The Lies of Locke Lamora – by Scott Lynch
Hello there! It’s been too long – because I’m on holidays! I’m blogging from Stratford Upon Avon right now, which seemed appropriate. For the past month I’ve been gallivanting throughout Europe, and there’s a post full of bookish goodness on the way about that. But first and foremost, a review!
The Lies of Locke Lamora was recommended to me by a bookseller in London, after we’d been chatting about The Name of the Wind
and the Mistborn
trilogy. It’s a debut fantasy novel that’s been getting some interesting buzz, so I was excited to try it. Here’s what I thought:
Locke Lamora has an interesting problem: he thinks too big. While this may be an admirable trait, as a thief in Camorr it’s a liability. The Gentlemen Bastards, Locke’s gang, are successful because they make sure they aren’t noticed. Little thefts, little rewards. But that’s not enough for Locke – he’s in it for the challenge, and for the win. Before long, he’s accidentally infamous as the Thorn of Camorr, and attracting notice from all the wrong people.
But Locke and his gang are about to have bigger problems. There’s a war brewing in Camorr’s underbelly, and if the Gentlemen Bastards are going to make it out alive, Locke’s legendary abilities will have to stand up to the greatest test they’ve ever faced.
In many ways, The Lies of Locke Lamora is like any good fantasy. It’s set in a world similar but not too similar to our own. There’s magic, or at least some mysterious forces at work in the background. We also have strong central characters, a mentor, an abstract love interest, and a tightknit brotherhood at the centre of the tale.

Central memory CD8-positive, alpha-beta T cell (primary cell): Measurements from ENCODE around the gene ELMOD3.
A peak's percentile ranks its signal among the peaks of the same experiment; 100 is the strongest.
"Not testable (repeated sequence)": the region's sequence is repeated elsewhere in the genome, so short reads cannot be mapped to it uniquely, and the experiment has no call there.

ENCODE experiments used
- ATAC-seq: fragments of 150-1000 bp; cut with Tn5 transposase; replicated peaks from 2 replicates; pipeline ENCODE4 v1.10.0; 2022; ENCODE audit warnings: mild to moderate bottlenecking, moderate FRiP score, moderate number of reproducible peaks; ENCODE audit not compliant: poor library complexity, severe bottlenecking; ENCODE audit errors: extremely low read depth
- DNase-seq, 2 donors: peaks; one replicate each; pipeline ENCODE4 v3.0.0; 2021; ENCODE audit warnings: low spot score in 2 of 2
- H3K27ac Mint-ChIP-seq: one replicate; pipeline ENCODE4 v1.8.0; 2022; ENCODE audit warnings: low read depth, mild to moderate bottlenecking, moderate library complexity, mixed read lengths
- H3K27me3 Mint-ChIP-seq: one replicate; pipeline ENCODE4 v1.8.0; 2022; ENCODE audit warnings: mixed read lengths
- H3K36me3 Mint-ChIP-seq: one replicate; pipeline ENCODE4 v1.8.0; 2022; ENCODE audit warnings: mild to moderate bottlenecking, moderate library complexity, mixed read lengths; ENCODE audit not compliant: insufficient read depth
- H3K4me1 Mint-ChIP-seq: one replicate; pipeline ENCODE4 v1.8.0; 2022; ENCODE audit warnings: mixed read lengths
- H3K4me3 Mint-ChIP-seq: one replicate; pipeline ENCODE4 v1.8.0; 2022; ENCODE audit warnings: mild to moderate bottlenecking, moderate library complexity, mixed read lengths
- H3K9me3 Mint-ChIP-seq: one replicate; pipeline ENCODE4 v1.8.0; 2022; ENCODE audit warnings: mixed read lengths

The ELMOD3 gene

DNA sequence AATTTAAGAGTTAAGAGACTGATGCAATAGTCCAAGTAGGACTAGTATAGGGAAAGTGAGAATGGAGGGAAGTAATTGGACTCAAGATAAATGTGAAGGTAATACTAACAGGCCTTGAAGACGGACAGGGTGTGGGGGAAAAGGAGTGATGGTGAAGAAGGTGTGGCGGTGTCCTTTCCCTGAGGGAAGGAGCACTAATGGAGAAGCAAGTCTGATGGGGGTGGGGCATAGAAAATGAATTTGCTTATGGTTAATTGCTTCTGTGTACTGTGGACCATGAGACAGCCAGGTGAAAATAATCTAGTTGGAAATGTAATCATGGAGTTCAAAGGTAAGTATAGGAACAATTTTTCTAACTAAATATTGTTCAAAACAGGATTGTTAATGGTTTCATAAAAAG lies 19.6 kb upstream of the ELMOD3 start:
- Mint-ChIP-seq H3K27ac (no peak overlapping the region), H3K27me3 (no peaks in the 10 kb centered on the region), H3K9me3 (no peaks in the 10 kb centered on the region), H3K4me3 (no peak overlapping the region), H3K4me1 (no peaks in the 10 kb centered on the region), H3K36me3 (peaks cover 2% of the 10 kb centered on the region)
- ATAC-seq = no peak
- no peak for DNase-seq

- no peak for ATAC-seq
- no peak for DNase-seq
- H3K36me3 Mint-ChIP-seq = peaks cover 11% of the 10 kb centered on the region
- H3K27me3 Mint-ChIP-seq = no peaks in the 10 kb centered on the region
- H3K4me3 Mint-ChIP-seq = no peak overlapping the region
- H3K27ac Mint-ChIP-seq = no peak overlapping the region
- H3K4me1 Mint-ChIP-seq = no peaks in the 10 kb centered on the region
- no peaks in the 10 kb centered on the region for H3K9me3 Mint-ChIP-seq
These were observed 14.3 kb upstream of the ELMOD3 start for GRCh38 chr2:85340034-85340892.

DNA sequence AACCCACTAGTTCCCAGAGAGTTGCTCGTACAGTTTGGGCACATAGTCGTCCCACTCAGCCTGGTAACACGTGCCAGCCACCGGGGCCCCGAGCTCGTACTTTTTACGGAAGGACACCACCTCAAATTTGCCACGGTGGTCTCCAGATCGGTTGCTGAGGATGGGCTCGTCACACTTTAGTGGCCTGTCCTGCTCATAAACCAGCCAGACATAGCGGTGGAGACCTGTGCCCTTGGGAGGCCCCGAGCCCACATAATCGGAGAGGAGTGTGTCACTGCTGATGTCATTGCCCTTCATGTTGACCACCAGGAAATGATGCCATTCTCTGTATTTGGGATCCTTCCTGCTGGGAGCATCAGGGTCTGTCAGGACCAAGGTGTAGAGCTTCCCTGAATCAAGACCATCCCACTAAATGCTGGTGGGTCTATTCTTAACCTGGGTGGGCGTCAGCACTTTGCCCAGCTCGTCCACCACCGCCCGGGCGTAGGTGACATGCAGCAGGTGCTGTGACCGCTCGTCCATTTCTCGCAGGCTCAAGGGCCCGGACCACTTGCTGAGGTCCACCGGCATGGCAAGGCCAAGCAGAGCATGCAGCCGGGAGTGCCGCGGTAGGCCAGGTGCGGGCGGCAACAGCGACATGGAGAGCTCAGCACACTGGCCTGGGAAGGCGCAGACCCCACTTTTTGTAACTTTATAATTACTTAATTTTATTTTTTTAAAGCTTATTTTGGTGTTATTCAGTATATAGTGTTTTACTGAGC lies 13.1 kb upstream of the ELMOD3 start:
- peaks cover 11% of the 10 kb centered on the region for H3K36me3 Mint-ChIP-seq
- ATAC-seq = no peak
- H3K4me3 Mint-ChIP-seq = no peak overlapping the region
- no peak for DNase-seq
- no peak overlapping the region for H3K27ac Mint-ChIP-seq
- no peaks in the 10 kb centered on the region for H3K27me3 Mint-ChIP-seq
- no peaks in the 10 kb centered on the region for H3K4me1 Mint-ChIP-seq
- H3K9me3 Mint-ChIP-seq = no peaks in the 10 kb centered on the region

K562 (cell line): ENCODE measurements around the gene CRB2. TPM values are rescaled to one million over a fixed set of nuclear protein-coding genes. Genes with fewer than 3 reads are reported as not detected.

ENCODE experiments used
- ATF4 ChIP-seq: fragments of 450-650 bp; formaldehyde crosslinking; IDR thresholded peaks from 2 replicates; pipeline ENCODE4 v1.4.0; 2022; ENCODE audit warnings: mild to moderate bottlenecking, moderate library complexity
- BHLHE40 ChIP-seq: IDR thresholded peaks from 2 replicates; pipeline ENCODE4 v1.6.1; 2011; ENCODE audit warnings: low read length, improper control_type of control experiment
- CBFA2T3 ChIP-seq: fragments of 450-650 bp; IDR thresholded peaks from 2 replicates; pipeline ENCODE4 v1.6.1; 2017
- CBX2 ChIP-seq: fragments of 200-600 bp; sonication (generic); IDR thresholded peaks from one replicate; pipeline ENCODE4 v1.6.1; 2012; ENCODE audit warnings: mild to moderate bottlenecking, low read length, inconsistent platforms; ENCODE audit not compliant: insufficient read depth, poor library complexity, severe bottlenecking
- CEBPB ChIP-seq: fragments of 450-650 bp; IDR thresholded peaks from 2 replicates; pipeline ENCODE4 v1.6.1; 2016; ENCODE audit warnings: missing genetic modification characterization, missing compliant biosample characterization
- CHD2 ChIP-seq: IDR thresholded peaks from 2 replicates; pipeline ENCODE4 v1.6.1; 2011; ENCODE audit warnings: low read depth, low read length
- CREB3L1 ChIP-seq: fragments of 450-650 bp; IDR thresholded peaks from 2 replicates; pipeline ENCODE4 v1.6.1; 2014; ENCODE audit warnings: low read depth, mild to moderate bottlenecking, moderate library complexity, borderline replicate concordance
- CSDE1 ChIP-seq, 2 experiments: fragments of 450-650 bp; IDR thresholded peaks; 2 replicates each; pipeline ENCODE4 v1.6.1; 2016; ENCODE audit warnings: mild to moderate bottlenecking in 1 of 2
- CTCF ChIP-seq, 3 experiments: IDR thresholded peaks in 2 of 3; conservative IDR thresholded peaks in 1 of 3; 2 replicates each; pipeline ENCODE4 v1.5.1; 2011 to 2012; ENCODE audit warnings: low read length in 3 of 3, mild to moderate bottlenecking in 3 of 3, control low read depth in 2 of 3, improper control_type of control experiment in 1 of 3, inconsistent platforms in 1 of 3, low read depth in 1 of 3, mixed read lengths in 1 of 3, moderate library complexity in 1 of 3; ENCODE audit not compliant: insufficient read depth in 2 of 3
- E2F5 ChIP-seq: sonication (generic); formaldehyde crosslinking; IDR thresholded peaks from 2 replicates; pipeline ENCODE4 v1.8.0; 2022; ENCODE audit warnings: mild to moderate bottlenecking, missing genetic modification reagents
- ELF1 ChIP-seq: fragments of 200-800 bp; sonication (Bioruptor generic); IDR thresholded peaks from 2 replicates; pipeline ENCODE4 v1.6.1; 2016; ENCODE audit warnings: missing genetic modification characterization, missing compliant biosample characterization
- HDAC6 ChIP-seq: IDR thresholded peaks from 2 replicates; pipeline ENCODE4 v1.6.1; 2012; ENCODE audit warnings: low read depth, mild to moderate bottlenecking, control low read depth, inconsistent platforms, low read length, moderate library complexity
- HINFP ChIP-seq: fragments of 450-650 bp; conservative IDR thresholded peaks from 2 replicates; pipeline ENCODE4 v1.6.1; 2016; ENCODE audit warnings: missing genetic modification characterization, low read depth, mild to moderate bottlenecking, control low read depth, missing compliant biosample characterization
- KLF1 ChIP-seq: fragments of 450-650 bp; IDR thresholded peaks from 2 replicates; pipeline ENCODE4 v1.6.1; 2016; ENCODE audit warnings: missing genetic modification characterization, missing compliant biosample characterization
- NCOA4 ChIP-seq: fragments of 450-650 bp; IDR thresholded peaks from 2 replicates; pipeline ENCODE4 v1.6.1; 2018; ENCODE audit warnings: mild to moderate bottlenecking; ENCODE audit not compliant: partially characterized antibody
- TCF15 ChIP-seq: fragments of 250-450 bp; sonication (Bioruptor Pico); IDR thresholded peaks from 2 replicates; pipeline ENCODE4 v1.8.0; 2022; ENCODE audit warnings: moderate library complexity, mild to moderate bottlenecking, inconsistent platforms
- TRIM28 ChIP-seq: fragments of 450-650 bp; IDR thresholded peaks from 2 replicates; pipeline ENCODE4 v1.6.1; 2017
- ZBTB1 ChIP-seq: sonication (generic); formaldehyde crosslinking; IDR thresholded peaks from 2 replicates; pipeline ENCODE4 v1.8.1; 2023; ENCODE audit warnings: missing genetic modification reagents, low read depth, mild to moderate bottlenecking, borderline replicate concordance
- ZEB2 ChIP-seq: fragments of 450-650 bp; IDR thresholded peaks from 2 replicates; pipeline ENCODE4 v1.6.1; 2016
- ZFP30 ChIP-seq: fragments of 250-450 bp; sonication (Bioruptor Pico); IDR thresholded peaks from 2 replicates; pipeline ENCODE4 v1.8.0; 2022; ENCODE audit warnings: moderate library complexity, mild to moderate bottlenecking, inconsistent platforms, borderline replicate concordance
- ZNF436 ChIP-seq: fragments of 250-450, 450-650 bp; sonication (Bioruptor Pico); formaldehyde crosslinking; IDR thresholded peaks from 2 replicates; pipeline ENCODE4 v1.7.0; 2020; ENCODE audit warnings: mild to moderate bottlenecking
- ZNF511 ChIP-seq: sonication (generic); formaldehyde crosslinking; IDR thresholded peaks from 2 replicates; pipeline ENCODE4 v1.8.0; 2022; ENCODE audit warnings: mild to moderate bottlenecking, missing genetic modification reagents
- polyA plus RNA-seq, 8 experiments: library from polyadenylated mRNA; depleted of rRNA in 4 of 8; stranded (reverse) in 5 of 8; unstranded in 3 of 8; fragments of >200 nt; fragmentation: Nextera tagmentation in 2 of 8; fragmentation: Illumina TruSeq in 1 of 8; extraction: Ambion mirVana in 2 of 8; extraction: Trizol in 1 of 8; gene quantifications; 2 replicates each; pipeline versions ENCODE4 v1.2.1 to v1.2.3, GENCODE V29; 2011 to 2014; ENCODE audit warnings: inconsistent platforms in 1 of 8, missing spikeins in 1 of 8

Locke Lamora could have been just another decent fantasy novel – but instead, it’s a cut above. In my opinion, it stands out for a couple of reasons. First: the writing. Lynch’s prose is descriptive without venturing into flowery, which makes this perfect for gals and guys alike. It’s sharp, tightly controlled and snort-inducingly witty. At more than one point I had to explain to my fellow travellers why I’d laughed out loud at my book!
Secondly, and this is a tricky thing to do well: Lynch isn’t afraid of loss, but also doesn’t revel in it. Dear reader; this is not the kind of fantasy from which all the important characters emerge unscathed. It’s also not the kind of fantasy where all the important characters are brutally killed off (*cough* George R R Martin). Instead, The Lies of Locke Lamora balances ever so carefully between these extremes, allowing you to become attached to characters with some confidence, but no guarantee that they’ll be okay. I’m not a fan of the “Well, he’s definitely not going to die, he’s too central!” But I’m also absolutely not a fan of the”Ha. You like him, huh? He’s a good guy, seems important, right? DEAD!” Treading the line between these approaches without fear of either is pretty rare these days, and takes some skill to pull off.
Wow. That was a rather long-winded way of saying that The Lies of Locke Lamora is FANTASTIC. I’m always on the lookout for new, exceptional fantasy authors. Brandon Sanderson was the last author I fell for this hard, and if the sequel to Locke Lamora is anywhere near as good as this first novel, the Scott Lynch may be my next favourite!
If you’re a fantasy reader who’s after new worlds, layered storytelling, clever dialogue, solid characters and anything Jordan/Rothfuss/Sanderson-esque, I commend to you Scott Lynch. (Oh and if at all possible, I recommend reading it on trains while travelling through France and Italy. Although that’s not strictly necessary.)
Have you found any good authors lately, that I may have missed while I’ve been away??